Of course this assumes the Christian God does exist, but that is not the question at hand.

Flubber said...

You answered your questions yourself. What is mindless about it? you said yourself that a belief in this God would make you go ahead and do what God has said even if our own thinking tell us something else is best ("can you see the absurdity of thinking we should do what we think is best even if it goes against what God has said?").

It is the decision, "It doesn't matter what I think, just do what this God says to do." That is mindless following...it's not considering anything except what this God...for whom there isn't any evidence that he even exists in the first place...says to do without even evaluating if those "instructions" make sense.

Laughing Boy said...

...for whom there isn't any evidence that he even exists in the first place...

This is not the issue. You can't have a useful discussion on God's sovereignty and our obedience to God without, at least for the moment, granting His existence. Of course, if you deny that, all the rest is pointless. So if you want to talk about evidence of God's existence you should wait for the proper forum. If you want to address the issue you raised then my reply follows:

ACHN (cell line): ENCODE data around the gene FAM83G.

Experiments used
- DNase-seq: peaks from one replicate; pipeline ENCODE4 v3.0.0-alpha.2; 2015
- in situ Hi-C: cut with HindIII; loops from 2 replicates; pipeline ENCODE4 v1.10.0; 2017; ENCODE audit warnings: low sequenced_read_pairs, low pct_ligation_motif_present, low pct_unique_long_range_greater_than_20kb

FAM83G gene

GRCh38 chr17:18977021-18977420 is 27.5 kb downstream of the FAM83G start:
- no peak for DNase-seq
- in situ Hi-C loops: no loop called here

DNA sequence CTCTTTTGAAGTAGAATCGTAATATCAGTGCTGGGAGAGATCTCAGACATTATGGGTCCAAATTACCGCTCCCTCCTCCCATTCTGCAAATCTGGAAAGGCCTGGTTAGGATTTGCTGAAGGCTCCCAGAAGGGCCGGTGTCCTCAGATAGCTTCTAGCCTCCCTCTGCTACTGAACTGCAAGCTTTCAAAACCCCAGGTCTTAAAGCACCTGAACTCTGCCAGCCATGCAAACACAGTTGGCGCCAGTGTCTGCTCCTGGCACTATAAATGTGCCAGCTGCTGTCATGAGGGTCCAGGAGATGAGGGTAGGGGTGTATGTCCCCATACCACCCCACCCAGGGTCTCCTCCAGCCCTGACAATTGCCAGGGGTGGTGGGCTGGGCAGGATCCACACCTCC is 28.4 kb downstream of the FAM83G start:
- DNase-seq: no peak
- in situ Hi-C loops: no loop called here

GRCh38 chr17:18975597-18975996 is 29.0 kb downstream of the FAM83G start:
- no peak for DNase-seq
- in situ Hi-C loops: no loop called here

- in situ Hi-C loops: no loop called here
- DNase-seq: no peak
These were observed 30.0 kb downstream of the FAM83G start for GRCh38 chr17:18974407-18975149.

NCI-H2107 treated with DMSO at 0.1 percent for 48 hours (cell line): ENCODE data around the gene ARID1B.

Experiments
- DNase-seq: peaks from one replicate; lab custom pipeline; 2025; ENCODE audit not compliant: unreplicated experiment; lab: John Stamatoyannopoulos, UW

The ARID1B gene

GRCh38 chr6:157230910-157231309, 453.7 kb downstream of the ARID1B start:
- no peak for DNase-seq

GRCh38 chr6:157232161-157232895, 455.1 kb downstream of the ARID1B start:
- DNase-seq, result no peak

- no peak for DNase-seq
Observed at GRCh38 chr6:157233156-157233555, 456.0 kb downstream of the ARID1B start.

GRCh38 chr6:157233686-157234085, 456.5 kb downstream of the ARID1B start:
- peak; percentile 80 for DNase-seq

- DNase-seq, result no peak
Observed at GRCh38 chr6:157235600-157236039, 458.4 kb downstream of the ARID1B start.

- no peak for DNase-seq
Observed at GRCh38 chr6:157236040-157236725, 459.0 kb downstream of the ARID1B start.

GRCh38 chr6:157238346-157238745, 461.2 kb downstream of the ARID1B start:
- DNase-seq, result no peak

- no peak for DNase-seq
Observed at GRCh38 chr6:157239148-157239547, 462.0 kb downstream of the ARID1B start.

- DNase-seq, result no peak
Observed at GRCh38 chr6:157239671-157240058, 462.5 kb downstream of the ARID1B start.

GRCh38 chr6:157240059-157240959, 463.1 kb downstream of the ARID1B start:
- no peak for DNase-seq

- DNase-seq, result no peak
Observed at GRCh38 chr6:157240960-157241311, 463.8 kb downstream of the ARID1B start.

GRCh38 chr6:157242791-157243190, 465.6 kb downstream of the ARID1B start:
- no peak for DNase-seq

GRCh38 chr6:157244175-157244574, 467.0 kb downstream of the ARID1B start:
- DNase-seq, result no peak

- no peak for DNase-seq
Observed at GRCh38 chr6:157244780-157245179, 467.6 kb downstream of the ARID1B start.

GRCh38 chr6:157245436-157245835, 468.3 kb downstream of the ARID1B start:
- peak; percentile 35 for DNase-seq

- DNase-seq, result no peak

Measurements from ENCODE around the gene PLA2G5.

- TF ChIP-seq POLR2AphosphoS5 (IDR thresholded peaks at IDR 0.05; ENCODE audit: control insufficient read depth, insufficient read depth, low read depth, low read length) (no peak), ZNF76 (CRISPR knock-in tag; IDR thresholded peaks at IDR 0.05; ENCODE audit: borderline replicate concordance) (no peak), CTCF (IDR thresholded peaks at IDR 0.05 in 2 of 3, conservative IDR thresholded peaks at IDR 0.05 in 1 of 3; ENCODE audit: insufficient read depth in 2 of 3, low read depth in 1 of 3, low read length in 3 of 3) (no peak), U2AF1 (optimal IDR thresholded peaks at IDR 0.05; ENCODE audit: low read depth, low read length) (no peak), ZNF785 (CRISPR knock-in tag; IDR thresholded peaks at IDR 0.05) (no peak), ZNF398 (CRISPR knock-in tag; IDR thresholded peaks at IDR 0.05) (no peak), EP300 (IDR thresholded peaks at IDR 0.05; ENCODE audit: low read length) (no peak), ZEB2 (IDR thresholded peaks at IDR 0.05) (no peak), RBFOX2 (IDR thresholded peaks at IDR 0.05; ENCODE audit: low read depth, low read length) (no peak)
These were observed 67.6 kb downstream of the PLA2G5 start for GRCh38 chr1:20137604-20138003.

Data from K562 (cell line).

a belief in this God would make you go ahead and do what God has said even if our own thinking tell us something else is best

I can almost agree with you (perhaps my wording is not as precise as it should have been*), except for the fact that acknowledging a superior is not (can't be) mindless. First, you have to use your mind to discover the superior. Then you have to use your mind to discover the options (obey/disobey/third path). Then you have to use your mind to choose among the options. Then you have to use your mind to trust, if that's what you choose to do.